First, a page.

Tutoring Creatively

By October 25, 2012Peer Writing Tutoring

As a creative writer, I have gotten more than once during a tutoring session, students asking how in the world I could possibly be qualified to tutor when I have no expertise in their field. They hear my major, and the kinds of writing that I usually do, and automatically assume that all I know how to write are short stories and novels. When these cases come up, they can be a serious problem because a writer can become pretty unreceptive if they don’t think your advice is valid. There are many ways to handle these situations and hopefully get an appointment back on track. You can explain how everyone who works in the writing center goes through the same training, so we are all equally qualified. You can explain how even though you aren’t in the same major as them, you can still look for clarity, structure and flow because you should still be able to follow the paper. Regardless of the approach you choose to take, these appointments can prove to be difficult and usually end up making you feel either under-appreciated or frustrated.

Despite the fact that we all work together as tutors, we come from a variety of different backgrounds. We are from all over the country, even the world, and study a plethora of different subjects, many of us studying more than one, and we all specialize in various citation styles and types of writing. We all bring our own, unique tutoring philosophies to the table when we meet with writers, but we all tend to focus on tutoring in relatively the same way. Some of us are more hands on, some of us are more physical and actually touch, even cut up, papers. Some of us are more minimalist, while others are more directive. But these are all variances of similar tutoring styles that come from different philosophies. This might be because we all went through the same training program, we all work in the same place and see, to an extent, the same writers, we recommend the same resources and use similar commenting programs and methods. None of us typically incorporate what we are studying into our tutoring in terms of style

…At least, I didn’t until recently. When a friend asked me to help her with a research project on incorporating creative writing practices into tutoring appointments, I jumped at the chance. I didn’t even look at the handout she gave me that explained what she wanted me to try and do before I agreed. I was just… instantly intrigued.

This request got me to thinking a lot about how I could possibly incorporate the techniques I use to write in a format I truly love, into a tutoring appointment. First, I had to consider what my process even is. I had never really embraced free writing. It helps me in an academic setting, but when I actually sit down to write a story, I’ve never actually used freewriting to kickstart my ideas. I do, however, once I have a general idea for my story, tend to write out the basic format of my dialogue first. This is because it is usually what I struggle with most, so, writing it out, then writing out the narrative, and then modifying the dialogue as necessary is much easier for me than making the dialogue fit within the narrative. It also gives me a good guide for what general direction I want my narrative go in.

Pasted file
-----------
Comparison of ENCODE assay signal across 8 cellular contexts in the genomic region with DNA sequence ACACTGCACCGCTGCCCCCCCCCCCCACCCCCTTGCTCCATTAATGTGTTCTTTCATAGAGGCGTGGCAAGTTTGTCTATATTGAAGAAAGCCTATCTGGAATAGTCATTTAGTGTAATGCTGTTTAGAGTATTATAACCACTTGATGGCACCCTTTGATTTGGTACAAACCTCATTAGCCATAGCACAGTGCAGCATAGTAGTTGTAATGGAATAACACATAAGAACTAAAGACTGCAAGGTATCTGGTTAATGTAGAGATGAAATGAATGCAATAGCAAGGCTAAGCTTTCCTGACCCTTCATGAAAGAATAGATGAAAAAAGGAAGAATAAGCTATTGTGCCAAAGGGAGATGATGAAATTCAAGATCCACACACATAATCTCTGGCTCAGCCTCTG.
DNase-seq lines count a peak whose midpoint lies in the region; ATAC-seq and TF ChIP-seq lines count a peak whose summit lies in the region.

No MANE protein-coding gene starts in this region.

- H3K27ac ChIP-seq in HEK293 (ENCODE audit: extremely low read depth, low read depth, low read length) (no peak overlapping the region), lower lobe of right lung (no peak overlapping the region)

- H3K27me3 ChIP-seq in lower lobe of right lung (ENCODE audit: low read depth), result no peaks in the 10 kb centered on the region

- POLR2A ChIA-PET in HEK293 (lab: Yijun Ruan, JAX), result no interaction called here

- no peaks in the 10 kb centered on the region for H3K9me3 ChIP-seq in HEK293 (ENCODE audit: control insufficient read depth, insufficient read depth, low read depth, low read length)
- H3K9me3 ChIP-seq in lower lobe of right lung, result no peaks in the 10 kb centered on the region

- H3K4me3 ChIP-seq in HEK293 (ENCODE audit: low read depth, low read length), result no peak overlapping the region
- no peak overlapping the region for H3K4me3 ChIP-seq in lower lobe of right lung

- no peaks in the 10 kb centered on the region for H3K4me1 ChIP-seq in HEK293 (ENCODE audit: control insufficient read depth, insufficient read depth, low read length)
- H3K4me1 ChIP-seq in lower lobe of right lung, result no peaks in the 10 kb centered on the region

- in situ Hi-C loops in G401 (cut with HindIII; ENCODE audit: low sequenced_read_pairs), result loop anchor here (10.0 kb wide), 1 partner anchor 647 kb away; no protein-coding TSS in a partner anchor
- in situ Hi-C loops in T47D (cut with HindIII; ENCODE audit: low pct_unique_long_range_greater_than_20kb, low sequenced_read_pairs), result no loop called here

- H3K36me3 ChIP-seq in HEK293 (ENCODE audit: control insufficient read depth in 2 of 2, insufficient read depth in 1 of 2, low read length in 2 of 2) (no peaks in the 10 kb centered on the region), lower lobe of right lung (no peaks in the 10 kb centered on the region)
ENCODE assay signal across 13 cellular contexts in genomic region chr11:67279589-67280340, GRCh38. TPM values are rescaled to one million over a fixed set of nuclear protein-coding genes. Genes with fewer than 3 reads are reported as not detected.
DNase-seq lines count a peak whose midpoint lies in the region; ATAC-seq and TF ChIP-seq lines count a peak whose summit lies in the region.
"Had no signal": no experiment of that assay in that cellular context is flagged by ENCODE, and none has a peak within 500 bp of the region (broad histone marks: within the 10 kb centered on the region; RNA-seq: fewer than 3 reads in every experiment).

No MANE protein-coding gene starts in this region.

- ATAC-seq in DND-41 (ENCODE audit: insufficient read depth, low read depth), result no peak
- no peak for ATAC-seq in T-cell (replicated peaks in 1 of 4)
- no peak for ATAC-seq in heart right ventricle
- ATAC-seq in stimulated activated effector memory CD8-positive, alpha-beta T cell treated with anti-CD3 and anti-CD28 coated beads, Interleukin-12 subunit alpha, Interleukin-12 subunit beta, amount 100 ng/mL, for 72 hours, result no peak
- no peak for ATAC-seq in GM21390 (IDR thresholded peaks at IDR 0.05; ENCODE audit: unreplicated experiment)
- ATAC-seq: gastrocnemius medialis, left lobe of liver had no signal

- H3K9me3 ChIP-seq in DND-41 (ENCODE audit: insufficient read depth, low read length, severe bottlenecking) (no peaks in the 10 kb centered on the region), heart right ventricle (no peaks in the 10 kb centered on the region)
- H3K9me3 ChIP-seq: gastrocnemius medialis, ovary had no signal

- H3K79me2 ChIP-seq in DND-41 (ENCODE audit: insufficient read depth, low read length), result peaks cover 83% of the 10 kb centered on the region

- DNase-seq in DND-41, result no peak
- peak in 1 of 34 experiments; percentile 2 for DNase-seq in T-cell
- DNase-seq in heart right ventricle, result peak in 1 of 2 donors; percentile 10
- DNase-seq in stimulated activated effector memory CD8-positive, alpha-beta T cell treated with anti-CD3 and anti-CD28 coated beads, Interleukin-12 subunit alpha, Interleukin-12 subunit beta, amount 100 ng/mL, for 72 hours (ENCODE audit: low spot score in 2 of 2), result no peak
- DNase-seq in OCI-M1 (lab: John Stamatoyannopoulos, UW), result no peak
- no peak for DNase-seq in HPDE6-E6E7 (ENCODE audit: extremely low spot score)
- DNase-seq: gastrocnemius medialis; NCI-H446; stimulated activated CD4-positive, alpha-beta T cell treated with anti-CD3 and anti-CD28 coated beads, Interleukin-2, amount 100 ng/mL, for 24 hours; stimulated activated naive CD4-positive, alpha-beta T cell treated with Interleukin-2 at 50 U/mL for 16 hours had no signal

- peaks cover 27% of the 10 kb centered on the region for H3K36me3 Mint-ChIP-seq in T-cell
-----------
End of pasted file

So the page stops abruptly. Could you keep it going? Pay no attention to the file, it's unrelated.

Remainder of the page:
So how can I apply this technique in a tutoring session? Well, if a writer is struggling with a position paper and presenting their argument both clearly and thoroughly, I could ask them to write out a dialogue with two people discussing the topic on opposite sides. That way they would have their argument, a counter argument, and can use this dialogue as a way to figure out how they will refute the counter argument. Depending on the person, an argument might be much easier to look at in this format than in paragraph form.

Another way I could apply this in a tutoring session is creating a series of questions for a writer to answer. If I find a student is struggling with putting their ideas in a paper format, then I could write out a series of questions for the student to answer about their topic as if they were being interviewed on the topic. Whether the writer is answering these questions aloud while I take notes, or writing their answers down themselves, many times it is much less daunting or difficult to write down the answers to questions than it is to write a full paper. It also makes it easier to point out places where they need to expand or add evidence. They could then take their answers to these questions and convert them to more of a paragraph form.

These two options/techniques are not both explicitly creative. They are, however, inspired by my major, my field of expertise, and can be applied in nearly any tutoring session, even with writers with a completely different major or focus. People in other majors could probably come up with the same techniques that I have listed here, but I encourage you to come up with your own. What are you studying right now in school? What are you learning in class? Does the field you are in require you to do any kind of prewriting techniques that others don’t? Do you take any unique approaches to writing that other fields might not make you do? How can you take these approaches or styles or what you are learning and apply them to an appointment in order to help writers?

Join the discussion One Comment

  • Martina M. says:

    Your interview activity is such a great idea; I haven’t thought of that. I feel like many of us already do that in tutorials when we ask writers about the topics they’re writing about, but framing that as an interview activity might make a writer more comfortable or even think of questions that an interviewer would want to ask, which could lead to considering the topic through a different angle.